Taxpayers footing bill for ad promoting gay marriage

HIV Ad 2 -- CROPPEDBy Drew Jones


Newspaper readers in a number of Iowa communities had raised eyebrows during the past month by an ad campaign called “Let’s Stop HIV Together” that has featured photos and stories of non-traditional relationships.

HIV Ad CROPPEDOne ad features former Olympian Greg Louganis and reads: “I am a husband, an Olympic gold medalist, and an actor. And I am living with HIV.” Louganis is featured with his “husband,” Johnny Chaillot (at right, click to see full size).

Although the ad features the logos of the U.S. Centers for Disease Control and Prevention and the U.S. Department of Health and Human Services, it also has the website listed prominently below the photo of Louganis and Chaillot.

That’s because, according to the advertising agency arranging for the publication of those ads, they are being paid for by the Iowa Department of Public Health. Bureau of HIV, STD, and Hepatitis Chief Randy Mayer, however, said the state did not handle the ad campaign, saying his office “had nothing to do with it,” although it supports the cause.

There are presently a little more than 2,000 HIV-positive Iowans.

The website for Stop HIV Iowa indicates the organization is located within the IDPH headquarters building in Des Moines. It also links to the IDPH’s official website, directing to the Bureau of HIV, STD, and Hepatitis page.

The Iowa Statesman obtained Tuesday a copy of an advertising invoice for a similar bill that lists IDPH as the advertiser. In the single newspaper identified in the invoice, the cost to run the ad was $365 for two publications.

It is not clear if the funding is coming from state taxpayer funds, or from federal grants paid for by federal taxpayer funds. According to the website, however, the Iowa HIV/AIDS program receives HIV prevention funds from the CDC to provide for HIV counseling and testing, partner counseling and referral services, health education/risk reduction activities and health communication/public information activities.

“These activities are targeted to high-risk individuals as defined in Iowa’s HIV Prevention Comprehensive Plan,” it states. “The funding is also awarded to support HIV prevention community planning, technical assistance and capacity building activities.”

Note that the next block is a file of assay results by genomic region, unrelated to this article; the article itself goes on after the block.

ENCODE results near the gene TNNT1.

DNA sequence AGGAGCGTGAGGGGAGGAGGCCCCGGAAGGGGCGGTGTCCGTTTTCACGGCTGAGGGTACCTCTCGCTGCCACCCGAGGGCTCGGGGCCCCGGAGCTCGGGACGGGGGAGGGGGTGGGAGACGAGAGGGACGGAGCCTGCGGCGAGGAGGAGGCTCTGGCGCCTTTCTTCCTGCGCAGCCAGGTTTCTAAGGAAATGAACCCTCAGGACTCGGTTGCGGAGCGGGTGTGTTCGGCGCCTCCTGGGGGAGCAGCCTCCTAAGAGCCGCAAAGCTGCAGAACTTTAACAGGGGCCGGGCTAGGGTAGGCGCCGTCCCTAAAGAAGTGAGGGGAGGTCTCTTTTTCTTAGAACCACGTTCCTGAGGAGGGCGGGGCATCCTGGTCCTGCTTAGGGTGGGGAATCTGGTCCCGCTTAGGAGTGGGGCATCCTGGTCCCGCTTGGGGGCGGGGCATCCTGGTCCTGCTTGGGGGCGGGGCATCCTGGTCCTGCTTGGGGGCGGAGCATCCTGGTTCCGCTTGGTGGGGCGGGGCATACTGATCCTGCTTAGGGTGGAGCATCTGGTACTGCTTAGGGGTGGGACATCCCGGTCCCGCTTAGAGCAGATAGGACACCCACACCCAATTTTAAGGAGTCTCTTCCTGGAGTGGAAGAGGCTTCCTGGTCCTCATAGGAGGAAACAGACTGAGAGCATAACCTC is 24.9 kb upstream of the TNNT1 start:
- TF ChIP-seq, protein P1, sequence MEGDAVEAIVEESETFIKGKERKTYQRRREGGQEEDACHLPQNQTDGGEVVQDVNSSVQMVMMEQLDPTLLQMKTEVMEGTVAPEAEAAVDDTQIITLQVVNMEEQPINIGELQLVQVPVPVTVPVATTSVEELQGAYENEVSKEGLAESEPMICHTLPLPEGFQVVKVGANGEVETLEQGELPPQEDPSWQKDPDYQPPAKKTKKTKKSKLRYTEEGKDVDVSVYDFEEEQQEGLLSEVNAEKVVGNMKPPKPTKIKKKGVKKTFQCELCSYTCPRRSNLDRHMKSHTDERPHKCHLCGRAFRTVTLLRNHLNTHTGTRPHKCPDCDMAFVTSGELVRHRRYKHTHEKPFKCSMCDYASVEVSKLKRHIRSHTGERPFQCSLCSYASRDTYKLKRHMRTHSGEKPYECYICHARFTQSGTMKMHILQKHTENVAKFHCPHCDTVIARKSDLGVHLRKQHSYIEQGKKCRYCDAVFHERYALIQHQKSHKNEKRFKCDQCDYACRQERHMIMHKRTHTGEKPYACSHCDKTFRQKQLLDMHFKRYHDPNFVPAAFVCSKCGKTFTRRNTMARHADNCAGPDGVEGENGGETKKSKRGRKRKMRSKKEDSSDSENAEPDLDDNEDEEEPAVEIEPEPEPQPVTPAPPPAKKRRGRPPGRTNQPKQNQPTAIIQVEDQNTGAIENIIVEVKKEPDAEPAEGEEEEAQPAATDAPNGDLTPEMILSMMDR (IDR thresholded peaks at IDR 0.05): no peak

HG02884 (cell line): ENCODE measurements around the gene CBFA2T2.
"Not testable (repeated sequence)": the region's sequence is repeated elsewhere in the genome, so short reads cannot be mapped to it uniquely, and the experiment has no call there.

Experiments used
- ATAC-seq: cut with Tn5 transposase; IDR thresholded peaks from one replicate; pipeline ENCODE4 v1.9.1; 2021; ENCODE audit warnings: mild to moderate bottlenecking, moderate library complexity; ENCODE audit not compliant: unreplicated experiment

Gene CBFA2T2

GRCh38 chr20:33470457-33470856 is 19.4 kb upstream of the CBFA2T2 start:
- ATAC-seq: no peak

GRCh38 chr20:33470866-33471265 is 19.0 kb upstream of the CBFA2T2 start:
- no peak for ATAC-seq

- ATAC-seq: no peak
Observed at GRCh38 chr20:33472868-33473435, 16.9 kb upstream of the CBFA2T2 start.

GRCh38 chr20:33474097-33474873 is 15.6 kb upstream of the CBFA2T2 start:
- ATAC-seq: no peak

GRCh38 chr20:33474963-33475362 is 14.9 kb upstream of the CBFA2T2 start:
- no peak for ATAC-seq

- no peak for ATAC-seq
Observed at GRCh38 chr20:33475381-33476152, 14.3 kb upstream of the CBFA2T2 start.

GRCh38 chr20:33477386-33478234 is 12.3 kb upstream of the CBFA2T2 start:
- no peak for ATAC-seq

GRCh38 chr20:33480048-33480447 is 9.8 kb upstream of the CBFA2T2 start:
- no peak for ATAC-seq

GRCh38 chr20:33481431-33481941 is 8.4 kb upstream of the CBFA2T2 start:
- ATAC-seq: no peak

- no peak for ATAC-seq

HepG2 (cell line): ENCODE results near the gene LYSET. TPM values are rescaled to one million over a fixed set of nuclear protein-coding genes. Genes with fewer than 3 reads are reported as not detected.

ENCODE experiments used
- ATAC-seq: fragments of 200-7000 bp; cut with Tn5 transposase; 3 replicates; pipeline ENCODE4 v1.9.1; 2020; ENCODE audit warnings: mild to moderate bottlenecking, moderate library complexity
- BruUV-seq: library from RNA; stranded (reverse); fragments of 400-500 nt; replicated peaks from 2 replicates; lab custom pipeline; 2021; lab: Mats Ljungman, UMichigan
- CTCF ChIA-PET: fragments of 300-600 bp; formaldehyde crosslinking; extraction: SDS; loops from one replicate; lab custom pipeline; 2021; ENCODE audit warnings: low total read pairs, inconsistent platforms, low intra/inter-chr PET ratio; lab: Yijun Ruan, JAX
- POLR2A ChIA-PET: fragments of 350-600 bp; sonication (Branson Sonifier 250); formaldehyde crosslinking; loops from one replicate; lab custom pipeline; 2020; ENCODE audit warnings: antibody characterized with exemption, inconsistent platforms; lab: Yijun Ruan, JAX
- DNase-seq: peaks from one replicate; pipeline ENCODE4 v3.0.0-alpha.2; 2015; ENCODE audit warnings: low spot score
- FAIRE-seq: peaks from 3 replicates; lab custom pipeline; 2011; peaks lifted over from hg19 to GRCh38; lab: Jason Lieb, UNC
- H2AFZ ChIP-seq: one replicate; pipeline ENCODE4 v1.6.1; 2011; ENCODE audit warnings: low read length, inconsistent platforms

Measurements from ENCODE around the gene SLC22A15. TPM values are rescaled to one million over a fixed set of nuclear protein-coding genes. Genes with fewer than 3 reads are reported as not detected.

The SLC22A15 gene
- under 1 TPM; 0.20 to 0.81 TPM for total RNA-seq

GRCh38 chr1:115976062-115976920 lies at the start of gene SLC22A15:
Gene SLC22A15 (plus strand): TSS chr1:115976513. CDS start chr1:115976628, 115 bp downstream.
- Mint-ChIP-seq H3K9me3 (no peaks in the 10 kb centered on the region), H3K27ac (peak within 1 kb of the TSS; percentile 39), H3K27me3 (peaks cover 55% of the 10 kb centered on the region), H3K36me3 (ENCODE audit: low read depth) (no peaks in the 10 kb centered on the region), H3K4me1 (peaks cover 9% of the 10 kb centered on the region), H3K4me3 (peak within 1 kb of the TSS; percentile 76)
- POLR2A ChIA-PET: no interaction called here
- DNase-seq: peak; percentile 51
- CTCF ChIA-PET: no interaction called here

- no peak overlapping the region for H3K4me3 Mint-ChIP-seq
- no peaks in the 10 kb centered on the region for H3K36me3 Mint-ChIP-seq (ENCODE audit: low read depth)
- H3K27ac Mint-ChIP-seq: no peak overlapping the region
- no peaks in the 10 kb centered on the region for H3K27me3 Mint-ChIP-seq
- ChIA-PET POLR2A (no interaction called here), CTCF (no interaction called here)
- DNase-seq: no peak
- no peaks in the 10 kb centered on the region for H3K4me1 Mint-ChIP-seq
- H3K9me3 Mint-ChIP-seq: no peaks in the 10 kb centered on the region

Mayer was not in the office or available for comment after the invoice was discovered.

Several Iowa pastors responded upon seeing the ad for the first time Tuesday afternoon. Pastor Michael Demastus of Fort Des Moines Church of Christ was surprised at the irony contained in the ad.

“It makes zero sense to deny that homosexual behavior is one of the root causes of acquiring HIV and AIDS,” he said. “So how can it benefit anyone to promote homosexual couples as the route to stopping HIV?”

Pastor Cary Gordon of Cornerstone World Outreach in Sioux City said the best way to “stop HIV together” and “act against AIDS” is for adults to “put children’s interests in front of their selfish, politicized sexual fetishes, and cease from promoting sinful lifesyles that trivialize sex and marriage as God defined it through the biological realities of male and female anatomical compatibility.”

“Any sexual experience outside of the ideal marriage relationship, authorized by scripture is, in fact, counterproductive to reigning-in diseases primarily caught and spread through acts of promiscuity,” he said. “This ad is not only offensive and counterproductive toward its own alleged goal, it is a gross misuse of taxpayer money designed to undermine the institution of a whole and healthy family where children receive the full spectrum benefits of a loving father and a mother. Shame on the IDPH for promoting such mixed messages to the next generation who are made more vulnerable to diseases of this nature every time this culture relaxes sexual standards in front of them.”

Legislators in Des Moines who were asked about the ad said they were not previously aware of it. They were provided with copies of the ad, and if they respond, this article will be updated.

Iowans for Tax Reform also reviewed the ad, but did not have an official position on the use of taxpayer funds for its publication.